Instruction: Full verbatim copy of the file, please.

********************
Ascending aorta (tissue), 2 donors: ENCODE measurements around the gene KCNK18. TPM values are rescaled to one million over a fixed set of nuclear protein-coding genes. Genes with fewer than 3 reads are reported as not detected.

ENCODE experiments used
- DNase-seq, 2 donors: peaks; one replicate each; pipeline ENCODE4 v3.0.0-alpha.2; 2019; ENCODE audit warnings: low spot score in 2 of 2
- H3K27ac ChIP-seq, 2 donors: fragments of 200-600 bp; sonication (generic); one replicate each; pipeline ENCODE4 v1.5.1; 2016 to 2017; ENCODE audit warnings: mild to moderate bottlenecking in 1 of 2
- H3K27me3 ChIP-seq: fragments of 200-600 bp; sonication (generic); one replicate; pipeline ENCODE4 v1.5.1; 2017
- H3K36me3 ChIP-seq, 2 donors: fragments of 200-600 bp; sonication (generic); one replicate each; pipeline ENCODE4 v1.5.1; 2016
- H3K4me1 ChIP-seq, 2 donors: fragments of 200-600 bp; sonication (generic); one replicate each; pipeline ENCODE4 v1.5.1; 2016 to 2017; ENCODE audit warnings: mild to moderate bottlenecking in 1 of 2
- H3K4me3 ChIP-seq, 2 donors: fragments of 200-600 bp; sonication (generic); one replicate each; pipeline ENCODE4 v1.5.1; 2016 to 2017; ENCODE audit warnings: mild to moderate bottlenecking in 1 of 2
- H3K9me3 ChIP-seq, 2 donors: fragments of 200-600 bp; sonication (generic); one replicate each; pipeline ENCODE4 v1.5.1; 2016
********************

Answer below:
Ascending aorta (tissue), 2 donors: ENCODE measurements around the gene KCNK18. TPM values are rescaled to one million over a fixed set of nuclear protein-coding genes. Genes with fewer than 3 reads are reported as not detected.

ENCODE experiments used
- DNase-seq, 2 donors: peaks; one replicate each; pipeline ENCODE4 v3.0.0-alpha.2; 2019; ENCODE audit warnings: low spot score in 2 of 2
- H3K27ac ChIP-seq, 2 donors: fragments of 200-600 bp; sonication (generic); one replicate each; pipeline ENCODE4 v1.5.1; 2016 to 2017; ENCODE audit warnings: mild to moderate bottlenecking in 1 of 2
- H3K27me3 ChIP-seq: fragments of 200-600 bp; sonication (generic); one replicate; pipeline ENCODE4 v1.5.1; 2017
- H3K36me3 ChIP-seq, 2 donors: fragments of 200-600 bp; sonication (generic); one replicate each; pipeline ENCODE4 v1.5.1; 2016
- H3K4me1 ChIP-seq, 2 donors: fragments of 200-600 bp; sonication (generic); one replicate each; pipeline ENCODE4 v1.5.1; 2016 to 2017; ENCODE audit warnings: mild to moderate bottlenecking in 1 of 2
- H3K4me3 ChIP-seq, 2 donors: fragments of 200-600 bp; sonication (generic); one replicate each; pipeline ENCODE4 v1.5.1; 2016 to 2017; ENCODE audit warnings: mild to moderate bottlenecking in 1 of 2
- H3K9me3 ChIP-seq, 2 donors: fragments of 200-600 bp; sonication (generic); one replicate each; pipeline ENCODE4 v1.5.1; 2016